How to Sell Your Song: 3 Production Tricks
So you’ve written a song that has that special something? While a great song is timeless at its core, we live in a musical culture that requires us to place our amazing writing into a package that is appealing to the current trends. The ultimate question is – How to sell a song?
Your writing will speak for itself, but modern production tricks can really grab the ear of publishers, A&R record execs and managers. As you record your hit song, consider the following song production tips to make it ear-catching and radio-friendly. It will make your song relevant to current trends and communicate that you are ready to participate in the industry.
Here are our Song Production Tips that can help your song stand out:
- Add a Unique Sounding Instrument
- Add an “Oh!” or “Hey!” as an interjection or hook
- Add a drum drop-out
It’s time to explain a bit more each one of these elements and what’s the best way to incorporate them into your songs.
Song production tip #1 – Add a unique sounding instrument
Isn’t it refreshing to hear a new, unique sound in a well-written song? It makes you say “oh wow, what is this?”
Try adding a sound or instrument less familiar to the western musical vernacular.
Nowadays, a popular sound is the kalimba, also known as mbira or thumb piano.
Usually, if you have any guitar part that involves picking, you’ll love how that same part will sound on kalimba.
The mbira (pronounced m-BEER-ra) originated in Africa. It is made of a wooden board and metal tines tuned to different pitches dependent on the tine’s length. A common instrument in African folk music, its global popularity grew in the 1980s thanks to the musician Thomas Mapfumo.
This unique sound pairs especially well with a reggaeton beat! Check out Ed Sheeran’s Shape of You to hear this hit-making combo:
Other artists that use kalimba are Betty Who, Hayley Kioko, and even Earth Wind and Fire!
If you’re on a budget, don’t go out and buy a kalimba and try to learn to play it.
All you need is a midi keyboard and a sample library like the one that comes with Garageband Logic X.
There may be a selection different samples that have that cool plucking sound of a kalimba. Play with each one, you may be interested in this sound more with some effects.
Try these effects:
- Rhythmic record scratching/skipping
As you choose your sounds and effects, make sure you’re keeping the story of your song at the forefront of your decision making. Let the sounds support the story.
Make sure you’re not making a random production choice just for the sake of selling. You’ll be trusted more by the industry folks who get behind you.
Pro-tip: Check out our blog How to Produce Pop Songs Inspired by Global Beats and Melodies for more ideas!
Song production tip #2 – Add an “oh!” or “hey!” as an interjection or hook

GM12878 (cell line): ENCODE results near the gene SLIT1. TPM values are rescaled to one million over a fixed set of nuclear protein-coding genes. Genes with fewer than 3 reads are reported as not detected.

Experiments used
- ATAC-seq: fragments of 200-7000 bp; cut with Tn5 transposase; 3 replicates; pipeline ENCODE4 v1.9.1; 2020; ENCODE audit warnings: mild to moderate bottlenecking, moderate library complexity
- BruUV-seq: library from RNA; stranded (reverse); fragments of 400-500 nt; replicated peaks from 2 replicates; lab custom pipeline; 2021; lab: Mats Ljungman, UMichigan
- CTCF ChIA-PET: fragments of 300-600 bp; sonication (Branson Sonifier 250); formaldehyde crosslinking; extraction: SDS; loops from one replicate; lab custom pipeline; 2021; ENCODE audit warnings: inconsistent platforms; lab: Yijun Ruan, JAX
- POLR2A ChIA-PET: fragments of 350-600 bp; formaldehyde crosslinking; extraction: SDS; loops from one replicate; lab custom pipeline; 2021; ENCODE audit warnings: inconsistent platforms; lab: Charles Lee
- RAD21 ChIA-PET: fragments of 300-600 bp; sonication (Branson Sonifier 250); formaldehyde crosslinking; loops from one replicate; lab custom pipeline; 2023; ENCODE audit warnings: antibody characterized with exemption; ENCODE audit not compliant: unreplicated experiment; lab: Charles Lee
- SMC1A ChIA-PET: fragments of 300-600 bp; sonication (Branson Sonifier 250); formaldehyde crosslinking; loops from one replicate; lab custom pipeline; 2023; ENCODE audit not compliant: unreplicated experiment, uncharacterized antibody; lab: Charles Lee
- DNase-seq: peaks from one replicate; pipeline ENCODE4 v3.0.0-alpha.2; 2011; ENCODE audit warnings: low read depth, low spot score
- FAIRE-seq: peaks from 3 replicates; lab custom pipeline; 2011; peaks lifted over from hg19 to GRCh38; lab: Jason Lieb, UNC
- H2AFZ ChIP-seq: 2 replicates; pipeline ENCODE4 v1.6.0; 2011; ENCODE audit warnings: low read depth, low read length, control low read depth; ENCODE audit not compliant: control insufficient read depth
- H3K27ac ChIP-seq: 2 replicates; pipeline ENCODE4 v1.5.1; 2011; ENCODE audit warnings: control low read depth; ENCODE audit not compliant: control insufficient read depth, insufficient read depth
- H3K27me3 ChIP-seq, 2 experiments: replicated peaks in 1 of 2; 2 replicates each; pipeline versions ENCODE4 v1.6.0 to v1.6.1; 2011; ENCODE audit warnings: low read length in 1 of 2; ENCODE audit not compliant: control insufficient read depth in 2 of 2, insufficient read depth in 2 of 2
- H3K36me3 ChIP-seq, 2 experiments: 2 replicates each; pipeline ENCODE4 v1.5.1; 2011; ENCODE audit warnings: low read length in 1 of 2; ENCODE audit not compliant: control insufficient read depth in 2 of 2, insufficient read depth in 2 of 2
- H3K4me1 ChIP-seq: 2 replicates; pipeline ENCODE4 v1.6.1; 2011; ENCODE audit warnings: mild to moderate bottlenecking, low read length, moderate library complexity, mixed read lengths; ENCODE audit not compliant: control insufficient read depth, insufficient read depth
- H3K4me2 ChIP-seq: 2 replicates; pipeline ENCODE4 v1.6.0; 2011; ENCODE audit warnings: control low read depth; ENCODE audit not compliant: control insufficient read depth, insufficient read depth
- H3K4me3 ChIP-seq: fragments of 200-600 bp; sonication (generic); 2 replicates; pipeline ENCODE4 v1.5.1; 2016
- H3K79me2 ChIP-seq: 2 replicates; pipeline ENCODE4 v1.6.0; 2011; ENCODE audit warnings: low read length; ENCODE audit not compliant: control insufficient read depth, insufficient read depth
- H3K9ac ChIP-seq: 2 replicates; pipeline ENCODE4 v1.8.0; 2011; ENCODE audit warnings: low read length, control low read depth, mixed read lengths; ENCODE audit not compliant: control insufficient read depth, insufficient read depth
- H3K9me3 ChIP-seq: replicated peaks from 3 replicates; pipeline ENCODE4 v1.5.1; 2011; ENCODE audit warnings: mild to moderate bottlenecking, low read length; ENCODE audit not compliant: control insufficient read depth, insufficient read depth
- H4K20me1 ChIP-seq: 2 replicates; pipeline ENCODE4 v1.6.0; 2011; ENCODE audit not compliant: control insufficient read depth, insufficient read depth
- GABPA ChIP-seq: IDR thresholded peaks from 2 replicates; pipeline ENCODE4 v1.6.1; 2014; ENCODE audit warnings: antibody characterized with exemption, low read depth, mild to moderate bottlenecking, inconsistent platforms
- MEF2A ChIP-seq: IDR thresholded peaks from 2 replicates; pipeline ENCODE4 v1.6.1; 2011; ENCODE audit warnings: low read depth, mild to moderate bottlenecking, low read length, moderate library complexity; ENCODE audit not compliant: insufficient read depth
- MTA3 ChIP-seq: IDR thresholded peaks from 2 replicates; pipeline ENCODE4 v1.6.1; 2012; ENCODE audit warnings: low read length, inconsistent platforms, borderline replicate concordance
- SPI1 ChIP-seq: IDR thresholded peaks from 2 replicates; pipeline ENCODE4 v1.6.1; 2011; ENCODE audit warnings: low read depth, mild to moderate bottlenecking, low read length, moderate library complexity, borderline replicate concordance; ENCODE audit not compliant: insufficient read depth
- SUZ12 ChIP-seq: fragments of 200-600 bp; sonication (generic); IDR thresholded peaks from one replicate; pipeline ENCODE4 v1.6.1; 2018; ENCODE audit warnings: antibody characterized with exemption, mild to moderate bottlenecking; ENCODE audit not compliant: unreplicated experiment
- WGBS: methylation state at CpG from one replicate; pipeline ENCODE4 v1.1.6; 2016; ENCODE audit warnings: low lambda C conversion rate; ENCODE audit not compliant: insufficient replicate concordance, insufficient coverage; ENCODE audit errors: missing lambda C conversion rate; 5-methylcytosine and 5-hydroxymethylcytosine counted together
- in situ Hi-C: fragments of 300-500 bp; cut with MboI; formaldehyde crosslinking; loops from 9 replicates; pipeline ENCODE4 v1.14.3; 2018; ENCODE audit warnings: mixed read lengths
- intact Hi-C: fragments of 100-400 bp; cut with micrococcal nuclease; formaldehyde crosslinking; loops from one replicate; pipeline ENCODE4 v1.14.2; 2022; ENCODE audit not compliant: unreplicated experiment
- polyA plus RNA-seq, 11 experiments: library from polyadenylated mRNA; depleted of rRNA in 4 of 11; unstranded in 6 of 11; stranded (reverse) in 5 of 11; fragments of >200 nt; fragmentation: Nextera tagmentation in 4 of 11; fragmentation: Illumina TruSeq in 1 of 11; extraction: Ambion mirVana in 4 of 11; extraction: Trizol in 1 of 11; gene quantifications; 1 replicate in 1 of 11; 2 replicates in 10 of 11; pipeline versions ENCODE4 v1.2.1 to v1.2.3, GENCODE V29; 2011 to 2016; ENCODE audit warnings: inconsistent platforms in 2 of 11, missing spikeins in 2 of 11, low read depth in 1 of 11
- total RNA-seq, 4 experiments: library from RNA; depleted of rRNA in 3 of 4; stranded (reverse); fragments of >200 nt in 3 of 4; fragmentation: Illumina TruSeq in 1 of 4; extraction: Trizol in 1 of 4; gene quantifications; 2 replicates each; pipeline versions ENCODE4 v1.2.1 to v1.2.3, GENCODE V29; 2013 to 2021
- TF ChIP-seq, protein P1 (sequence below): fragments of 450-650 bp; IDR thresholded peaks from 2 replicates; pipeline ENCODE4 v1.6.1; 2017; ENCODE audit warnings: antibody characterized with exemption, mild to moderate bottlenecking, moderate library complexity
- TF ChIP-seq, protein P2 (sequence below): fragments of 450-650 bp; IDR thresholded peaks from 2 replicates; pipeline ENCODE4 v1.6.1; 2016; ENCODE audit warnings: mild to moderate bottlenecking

A really simple way to help your song get in the ears of industry folk is to add or compose a non-lyrical hook, instead of lyrics, singing “Oh,” “Hey,” “Oooh,” or “Ah”.
This has become extremely well-used in today’s pop music culture. It seems like you’re somehow disqualified without an Oh-Hook.
If this hurts your soul a little, you’re not alone.
Think of it not as a necessary evil, but as a Darwinian imperative. In the business of songwriting, it’s survival of the fittest. The Oh-Hook is the survival tactic that the most successful songs have developed.
Let’s take a look at Katy Perry’s hit Roar.
This song is a well-crafted pop song who’s story is told clearly through the verse, pre-chorus and chorus. But the “Roa-oh-oh-oh-oh-oar” section is added after the chorus, creating a hook that will never leave your head.
This tool is so simple! Here are some other tunes to use as a reference.
- Bad Romance by Lady Gaga
- You Need to Calm Down by Taylor Swift
- Some Nights by Fun
- Home by morgxn
There are countless examples. Just turn on a pop radio station and do your research!
Song production tip #3 – Add a drum drop-out
This tool was born in house/dance music and has made its way to the mainstream.
The power of a first chorus is amplified when the drums drop out! Then, when the hook comes (maybe an Oh-Hook!), the beat kicks back in after a build.
Morgxn’s song home is a perfect example:
Do you feel how powerful this tool is? Some would say doing this on the first chorus is enough, though sometimes producers chose to use this technique on the second chorus as well.
This is one of those production choices that actually falls more under the category of arrangement/orchestration. We’re working with dynamics: tension and release. We’re building a rising, falling, looping track for the listener to ride like it was the best roller coaster ever! We’re looking for that maximum satisfaction when the drums kick back in.
So, how to sell a song?
These tools are going to help your amazing song find its widest audience. They are simple, intuitive, and easily researched.
Always make choices that support the story of the song, and never overshadow it. They can be used in any genre and style, from folk to hip hop. Stay true to yourself as you dip your toe into these industry-friendly production choices.
Best of luck, Kate.